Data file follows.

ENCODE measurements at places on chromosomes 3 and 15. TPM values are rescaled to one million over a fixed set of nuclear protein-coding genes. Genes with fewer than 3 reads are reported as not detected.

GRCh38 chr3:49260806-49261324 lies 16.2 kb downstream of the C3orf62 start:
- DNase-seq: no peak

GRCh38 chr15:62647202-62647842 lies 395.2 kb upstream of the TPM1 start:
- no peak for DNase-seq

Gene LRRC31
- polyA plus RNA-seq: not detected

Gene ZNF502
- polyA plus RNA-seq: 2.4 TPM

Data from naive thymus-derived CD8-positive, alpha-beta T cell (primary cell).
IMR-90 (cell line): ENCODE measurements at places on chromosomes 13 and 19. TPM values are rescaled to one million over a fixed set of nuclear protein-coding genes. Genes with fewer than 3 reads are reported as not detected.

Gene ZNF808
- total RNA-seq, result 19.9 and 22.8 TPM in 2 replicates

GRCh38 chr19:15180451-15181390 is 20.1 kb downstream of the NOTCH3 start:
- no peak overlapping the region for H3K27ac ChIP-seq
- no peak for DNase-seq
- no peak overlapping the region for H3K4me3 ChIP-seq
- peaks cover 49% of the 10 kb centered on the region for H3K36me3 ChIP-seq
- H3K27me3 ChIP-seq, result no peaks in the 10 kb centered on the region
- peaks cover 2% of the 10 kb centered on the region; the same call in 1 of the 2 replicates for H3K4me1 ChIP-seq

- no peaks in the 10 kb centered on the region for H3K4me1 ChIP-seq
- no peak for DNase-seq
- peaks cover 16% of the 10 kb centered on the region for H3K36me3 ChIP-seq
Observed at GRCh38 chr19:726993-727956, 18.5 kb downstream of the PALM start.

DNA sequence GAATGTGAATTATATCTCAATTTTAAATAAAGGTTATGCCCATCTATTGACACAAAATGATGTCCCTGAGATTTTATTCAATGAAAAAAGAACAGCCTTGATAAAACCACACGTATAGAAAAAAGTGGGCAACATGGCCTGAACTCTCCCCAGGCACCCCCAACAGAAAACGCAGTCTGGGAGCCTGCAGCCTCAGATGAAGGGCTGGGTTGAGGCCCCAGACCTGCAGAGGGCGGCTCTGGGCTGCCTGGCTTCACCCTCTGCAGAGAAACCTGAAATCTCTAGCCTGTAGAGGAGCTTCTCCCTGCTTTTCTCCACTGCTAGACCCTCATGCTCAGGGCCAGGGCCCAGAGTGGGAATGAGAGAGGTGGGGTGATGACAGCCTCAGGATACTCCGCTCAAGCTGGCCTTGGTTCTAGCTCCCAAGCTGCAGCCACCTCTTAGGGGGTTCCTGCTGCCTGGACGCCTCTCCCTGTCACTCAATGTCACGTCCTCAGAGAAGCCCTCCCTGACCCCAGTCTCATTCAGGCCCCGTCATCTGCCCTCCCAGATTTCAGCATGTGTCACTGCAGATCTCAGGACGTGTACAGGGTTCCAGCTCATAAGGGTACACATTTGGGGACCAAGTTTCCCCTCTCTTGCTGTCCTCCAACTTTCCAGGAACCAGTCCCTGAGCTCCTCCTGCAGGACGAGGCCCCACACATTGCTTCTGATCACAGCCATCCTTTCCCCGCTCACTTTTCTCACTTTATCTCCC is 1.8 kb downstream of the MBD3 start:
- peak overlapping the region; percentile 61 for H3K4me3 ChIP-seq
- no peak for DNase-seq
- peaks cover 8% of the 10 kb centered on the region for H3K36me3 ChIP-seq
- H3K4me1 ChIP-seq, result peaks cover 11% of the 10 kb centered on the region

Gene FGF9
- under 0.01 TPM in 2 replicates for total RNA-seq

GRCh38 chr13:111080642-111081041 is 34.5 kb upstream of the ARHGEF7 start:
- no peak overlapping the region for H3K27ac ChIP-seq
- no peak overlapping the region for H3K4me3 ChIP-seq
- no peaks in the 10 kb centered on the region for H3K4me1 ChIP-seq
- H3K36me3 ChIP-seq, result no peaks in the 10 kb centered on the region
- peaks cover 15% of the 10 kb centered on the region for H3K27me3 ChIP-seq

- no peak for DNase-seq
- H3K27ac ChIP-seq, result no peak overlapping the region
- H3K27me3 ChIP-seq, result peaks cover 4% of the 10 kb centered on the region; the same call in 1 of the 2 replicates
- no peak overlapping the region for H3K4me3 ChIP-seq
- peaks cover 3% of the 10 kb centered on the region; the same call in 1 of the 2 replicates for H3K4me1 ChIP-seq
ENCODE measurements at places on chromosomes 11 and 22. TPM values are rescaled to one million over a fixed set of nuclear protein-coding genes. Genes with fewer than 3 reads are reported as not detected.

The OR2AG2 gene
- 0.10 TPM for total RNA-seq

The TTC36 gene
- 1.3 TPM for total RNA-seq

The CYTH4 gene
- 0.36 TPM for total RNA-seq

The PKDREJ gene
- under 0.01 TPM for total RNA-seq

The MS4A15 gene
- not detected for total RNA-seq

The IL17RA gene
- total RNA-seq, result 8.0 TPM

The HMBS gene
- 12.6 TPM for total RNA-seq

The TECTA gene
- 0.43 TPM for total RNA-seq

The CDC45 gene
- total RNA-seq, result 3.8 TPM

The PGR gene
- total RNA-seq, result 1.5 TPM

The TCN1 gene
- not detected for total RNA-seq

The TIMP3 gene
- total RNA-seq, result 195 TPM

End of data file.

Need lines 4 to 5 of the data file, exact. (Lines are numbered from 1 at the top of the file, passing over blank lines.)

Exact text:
GRCh38 chr15:62647202-62647842 lies 395.2 kb upstream of the TPM1 start:
- no peak for DNase-seq